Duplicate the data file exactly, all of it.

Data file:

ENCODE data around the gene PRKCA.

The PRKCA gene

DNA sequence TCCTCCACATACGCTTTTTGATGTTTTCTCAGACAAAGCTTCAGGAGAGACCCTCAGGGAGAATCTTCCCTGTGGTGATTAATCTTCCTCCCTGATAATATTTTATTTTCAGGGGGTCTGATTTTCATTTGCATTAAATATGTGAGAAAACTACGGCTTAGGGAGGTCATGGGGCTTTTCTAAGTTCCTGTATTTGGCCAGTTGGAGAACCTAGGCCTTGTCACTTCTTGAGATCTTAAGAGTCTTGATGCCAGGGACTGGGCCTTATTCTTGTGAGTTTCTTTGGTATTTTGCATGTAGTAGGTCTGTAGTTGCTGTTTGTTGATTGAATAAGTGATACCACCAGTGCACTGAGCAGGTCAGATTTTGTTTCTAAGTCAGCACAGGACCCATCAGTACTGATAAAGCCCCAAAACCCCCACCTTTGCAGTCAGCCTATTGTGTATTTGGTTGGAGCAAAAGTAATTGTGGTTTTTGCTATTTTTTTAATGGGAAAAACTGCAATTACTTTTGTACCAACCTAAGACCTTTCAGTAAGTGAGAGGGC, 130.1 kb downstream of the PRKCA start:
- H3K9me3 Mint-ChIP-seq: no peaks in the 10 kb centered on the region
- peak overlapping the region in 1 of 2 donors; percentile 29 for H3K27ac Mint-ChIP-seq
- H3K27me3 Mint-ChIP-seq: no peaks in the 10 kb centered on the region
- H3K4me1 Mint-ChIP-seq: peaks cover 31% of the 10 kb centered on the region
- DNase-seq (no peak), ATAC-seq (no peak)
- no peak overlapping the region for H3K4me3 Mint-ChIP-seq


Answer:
ENCODE data around the gene PRKCA.

The PRKCA gene

DNA sequence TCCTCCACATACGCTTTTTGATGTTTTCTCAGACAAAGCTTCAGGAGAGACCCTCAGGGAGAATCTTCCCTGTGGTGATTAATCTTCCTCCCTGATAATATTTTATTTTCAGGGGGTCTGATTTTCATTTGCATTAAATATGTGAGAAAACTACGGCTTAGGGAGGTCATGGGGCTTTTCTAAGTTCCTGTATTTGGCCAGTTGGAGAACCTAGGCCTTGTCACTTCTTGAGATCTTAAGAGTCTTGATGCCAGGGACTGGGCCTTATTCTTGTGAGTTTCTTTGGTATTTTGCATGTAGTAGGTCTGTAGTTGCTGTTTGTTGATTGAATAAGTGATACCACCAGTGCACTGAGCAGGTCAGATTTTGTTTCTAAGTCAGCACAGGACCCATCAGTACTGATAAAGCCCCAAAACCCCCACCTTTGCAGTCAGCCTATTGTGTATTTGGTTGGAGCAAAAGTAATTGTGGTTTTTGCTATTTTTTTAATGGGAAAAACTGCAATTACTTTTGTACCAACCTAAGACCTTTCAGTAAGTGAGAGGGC, 130.1 kb downstream of the PRKCA start:
- H3K9me3 Mint-ChIP-seq: no peaks in the 10 kb centered on the region
- peak overlapping the region in 1 of 2 donors; percentile 29 for H3K27ac Mint-ChIP-seq
- H3K27me3 Mint-ChIP-seq: no peaks in the 10 kb centered on the region
- H3K4me1 Mint-ChIP-seq: peaks cover 31% of the 10 kb centered on the region
- DNase-seq (no peak), ATAC-seq (no peak)
- no peak overlapping the region for H3K4me3 Mint-ChIP-seq